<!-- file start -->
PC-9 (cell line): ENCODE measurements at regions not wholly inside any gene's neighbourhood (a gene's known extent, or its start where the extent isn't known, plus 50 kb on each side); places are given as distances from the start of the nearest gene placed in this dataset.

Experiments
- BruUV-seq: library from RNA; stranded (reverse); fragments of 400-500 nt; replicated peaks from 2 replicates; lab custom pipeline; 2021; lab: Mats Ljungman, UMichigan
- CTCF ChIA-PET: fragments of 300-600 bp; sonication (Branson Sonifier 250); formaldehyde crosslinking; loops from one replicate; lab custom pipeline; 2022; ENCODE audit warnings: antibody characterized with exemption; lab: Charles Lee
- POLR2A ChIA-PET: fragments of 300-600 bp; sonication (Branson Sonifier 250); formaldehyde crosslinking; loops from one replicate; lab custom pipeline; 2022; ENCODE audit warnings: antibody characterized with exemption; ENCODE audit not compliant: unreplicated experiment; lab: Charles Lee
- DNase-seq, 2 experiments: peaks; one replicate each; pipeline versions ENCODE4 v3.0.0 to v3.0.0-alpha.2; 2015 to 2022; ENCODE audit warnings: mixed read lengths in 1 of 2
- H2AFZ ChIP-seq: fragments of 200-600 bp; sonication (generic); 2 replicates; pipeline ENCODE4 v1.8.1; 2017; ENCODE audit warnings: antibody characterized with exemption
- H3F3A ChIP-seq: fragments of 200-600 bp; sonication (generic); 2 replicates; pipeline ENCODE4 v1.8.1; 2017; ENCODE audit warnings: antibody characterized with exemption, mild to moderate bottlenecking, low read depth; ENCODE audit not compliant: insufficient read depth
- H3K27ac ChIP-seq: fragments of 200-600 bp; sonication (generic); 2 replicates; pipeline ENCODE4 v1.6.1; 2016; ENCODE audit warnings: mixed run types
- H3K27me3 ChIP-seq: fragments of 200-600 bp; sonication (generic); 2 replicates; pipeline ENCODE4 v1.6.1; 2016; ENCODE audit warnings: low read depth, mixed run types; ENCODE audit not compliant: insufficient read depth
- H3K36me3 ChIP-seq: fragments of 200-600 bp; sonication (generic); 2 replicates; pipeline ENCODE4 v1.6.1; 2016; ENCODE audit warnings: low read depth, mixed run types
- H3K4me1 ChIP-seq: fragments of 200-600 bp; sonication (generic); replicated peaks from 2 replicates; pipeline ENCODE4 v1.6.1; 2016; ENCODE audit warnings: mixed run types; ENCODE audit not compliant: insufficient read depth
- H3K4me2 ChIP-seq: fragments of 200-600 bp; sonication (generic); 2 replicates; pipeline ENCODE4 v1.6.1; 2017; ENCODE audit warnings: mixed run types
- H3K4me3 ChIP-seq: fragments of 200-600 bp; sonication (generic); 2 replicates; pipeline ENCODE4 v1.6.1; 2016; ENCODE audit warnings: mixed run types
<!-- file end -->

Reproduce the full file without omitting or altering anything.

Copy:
PC-9 (cell line): ENCODE measurements at regions not wholly inside any gene's neighbourhood (a gene's known extent, or its start where the extent isn't known, plus 50 kb on each side); places are given as distances from the start of the nearest gene placed in this dataset.

Experiments
- BruUV-seq: library from RNA; stranded (reverse); fragments of 400-500 nt; replicated peaks from 2 replicates; lab custom pipeline; 2021; lab: Mats Ljungman, UMichigan
- CTCF ChIA-PET: fragments of 300-600 bp; sonication (Branson Sonifier 250); formaldehyde crosslinking; loops from one replicate; lab custom pipeline; 2022; ENCODE audit warnings: antibody characterized with exemption; lab: Charles Lee
- POLR2A ChIA-PET: fragments of 300-600 bp; sonication (Branson Sonifier 250); formaldehyde crosslinking; loops from one replicate; lab custom pipeline; 2022; ENCODE audit warnings: antibody characterized with exemption; ENCODE audit not compliant: unreplicated experiment; lab: Charles Lee
- DNase-seq, 2 experiments: peaks; one replicate each; pipeline versions ENCODE4 v3.0.0 to v3.0.0-alpha.2; 2015 to 2022; ENCODE audit warnings: mixed read lengths in 1 of 2
- H2AFZ ChIP-seq: fragments of 200-600 bp; sonication (generic); 2 replicates; pipeline ENCODE4 v1.8.1; 2017; ENCODE audit warnings: antibody characterized with exemption
- H3F3A ChIP-seq: fragments of 200-600 bp; sonication (generic); 2 replicates; pipeline ENCODE4 v1.8.1; 2017; ENCODE audit warnings: antibody characterized with exemption, mild to moderate bottlenecking, low read depth; ENCODE audit not compliant: insufficient read depth
- H3K27ac ChIP-seq: fragments of 200-600 bp; sonication (generic); 2 replicates; pipeline ENCODE4 v1.6.1; 2016; ENCODE audit warnings: mixed run types
- H3K27me3 ChIP-seq: fragments of 200-600 bp; sonication (generic); 2 replicates; pipeline ENCODE4 v1.6.1; 2016; ENCODE audit warnings: low read depth, mixed run types; ENCODE audit not compliant: insufficient read depth
- H3K36me3 ChIP-seq: fragments of 200-600 bp; sonication (generic); 2 replicates; pipeline ENCODE4 v1.6.1; 2016; ENCODE audit warnings: low read depth, mixed run types
- H3K4me1 ChIP-seq: fragments of 200-600 bp; sonication (generic); replicated peaks from 2 replicates; pipeline ENCODE4 v1.6.1; 2016; ENCODE audit warnings: mixed run types; ENCODE audit not compliant: insufficient read depth
- H3K4me2 ChIP-seq: fragments of 200-600 bp; sonication (generic); 2 replicates; pipeline ENCODE4 v1.6.1; 2017; ENCODE audit warnings: mixed run types
- H3K4me3 ChIP-seq: fragments of 200-600 bp; sonication (generic); 2 replicates; pipeline ENCODE4 v1.6.1; 2016; ENCODE audit warnings: mixed run types